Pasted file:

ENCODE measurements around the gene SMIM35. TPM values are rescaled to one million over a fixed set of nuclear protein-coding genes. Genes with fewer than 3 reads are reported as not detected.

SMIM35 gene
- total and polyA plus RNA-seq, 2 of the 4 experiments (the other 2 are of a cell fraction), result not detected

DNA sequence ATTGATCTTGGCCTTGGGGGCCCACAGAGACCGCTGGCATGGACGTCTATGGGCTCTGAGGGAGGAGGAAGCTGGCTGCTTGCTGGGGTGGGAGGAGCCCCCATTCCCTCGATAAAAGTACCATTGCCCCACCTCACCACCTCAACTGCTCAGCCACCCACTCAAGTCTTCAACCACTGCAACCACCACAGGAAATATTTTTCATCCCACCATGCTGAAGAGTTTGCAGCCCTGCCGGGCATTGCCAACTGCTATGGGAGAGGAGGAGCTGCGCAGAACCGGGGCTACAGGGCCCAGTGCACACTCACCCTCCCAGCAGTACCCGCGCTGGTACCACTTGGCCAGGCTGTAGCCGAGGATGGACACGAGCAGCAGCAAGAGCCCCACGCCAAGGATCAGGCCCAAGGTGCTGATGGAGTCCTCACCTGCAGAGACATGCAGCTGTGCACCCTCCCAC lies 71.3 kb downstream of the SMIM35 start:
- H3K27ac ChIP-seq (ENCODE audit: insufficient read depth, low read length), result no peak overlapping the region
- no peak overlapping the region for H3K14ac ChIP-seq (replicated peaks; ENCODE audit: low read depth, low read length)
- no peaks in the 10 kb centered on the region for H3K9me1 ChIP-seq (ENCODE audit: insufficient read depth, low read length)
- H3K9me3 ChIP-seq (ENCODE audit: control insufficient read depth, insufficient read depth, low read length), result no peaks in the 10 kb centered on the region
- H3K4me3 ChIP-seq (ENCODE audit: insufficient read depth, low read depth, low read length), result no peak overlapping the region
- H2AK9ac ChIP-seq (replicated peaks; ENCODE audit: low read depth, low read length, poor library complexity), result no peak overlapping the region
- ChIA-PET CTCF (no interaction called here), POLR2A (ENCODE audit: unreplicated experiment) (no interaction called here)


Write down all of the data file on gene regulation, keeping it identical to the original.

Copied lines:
ENCODE measurements around the gene SMIM35. TPM values are rescaled to one million over a fixed set of nuclear protein-coding genes. Genes with fewer than 3 reads are reported as not detected.

SMIM35 gene
- total and polyA plus RNA-seq, 2 of the 4 experiments (the other 2 are of a cell fraction), result not detected

DNA sequence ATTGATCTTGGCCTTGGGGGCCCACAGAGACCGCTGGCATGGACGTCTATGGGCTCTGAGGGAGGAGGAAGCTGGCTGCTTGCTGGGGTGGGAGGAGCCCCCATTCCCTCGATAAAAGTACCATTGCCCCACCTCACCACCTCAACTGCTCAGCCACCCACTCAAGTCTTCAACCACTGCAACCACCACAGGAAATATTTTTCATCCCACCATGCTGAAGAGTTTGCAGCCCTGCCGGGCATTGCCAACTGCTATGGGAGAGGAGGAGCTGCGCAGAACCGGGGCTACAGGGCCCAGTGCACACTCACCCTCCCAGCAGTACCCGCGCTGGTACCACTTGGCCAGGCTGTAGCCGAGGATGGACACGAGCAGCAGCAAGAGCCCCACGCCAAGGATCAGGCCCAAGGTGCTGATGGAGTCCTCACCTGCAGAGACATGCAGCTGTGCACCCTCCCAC lies 71.3 kb downstream of the SMIM35 start:
- H3K27ac ChIP-seq (ENCODE audit: insufficient read depth, low read length), result no peak overlapping the region
- no peak overlapping the region for H3K14ac ChIP-seq (replicated peaks; ENCODE audit: low read depth, low read length)
- no peaks in the 10 kb centered on the region for H3K9me1 ChIP-seq (ENCODE audit: insufficient read depth, low read length)
- H3K9me3 ChIP-seq (ENCODE audit: control insufficient read depth, insufficient read depth, low read length), result no peaks in the 10 kb centered on the region
- H3K4me3 ChIP-seq (ENCODE audit: insufficient read depth, low read depth, low read length), result no peak overlapping the region
- H2AK9ac ChIP-seq (replicated peaks; ENCODE audit: low read depth, low read length, poor library complexity), result no peak overlapping the region
- ChIA-PET CTCF (no interaction called here), POLR2A (ENCODE audit: unreplicated experiment) (no interaction called here)